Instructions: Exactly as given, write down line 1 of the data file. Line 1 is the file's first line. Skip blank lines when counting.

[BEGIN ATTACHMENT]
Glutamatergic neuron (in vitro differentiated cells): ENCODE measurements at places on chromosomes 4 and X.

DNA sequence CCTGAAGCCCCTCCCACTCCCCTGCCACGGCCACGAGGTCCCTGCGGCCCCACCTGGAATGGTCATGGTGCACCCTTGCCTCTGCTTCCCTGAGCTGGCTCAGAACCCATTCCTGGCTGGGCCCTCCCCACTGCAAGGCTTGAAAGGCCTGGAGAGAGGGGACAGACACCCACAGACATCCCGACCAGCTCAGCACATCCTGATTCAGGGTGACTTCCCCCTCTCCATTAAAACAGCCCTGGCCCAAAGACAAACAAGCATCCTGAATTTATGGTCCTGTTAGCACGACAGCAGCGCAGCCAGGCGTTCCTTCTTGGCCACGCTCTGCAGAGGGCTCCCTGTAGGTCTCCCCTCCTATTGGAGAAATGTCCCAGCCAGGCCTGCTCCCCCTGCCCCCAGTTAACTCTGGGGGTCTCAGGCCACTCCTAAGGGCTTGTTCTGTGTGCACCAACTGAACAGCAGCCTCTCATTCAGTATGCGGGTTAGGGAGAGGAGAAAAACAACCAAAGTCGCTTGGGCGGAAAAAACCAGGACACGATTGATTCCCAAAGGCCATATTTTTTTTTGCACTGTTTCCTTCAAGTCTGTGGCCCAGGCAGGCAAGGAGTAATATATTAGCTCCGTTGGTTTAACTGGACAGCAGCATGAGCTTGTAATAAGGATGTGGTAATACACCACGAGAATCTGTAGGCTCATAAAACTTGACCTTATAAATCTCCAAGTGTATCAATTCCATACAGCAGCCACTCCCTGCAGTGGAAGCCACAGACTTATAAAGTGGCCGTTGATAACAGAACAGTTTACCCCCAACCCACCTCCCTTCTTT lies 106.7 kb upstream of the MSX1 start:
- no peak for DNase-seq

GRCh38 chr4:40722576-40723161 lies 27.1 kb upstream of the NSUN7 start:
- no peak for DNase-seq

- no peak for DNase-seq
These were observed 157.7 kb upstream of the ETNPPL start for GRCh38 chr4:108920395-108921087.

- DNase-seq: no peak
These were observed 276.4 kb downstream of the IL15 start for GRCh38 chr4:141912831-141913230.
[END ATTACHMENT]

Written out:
Glutamatergic neuron (in vitro differentiated cells): ENCODE measurements at places on chromosomes 4 and X.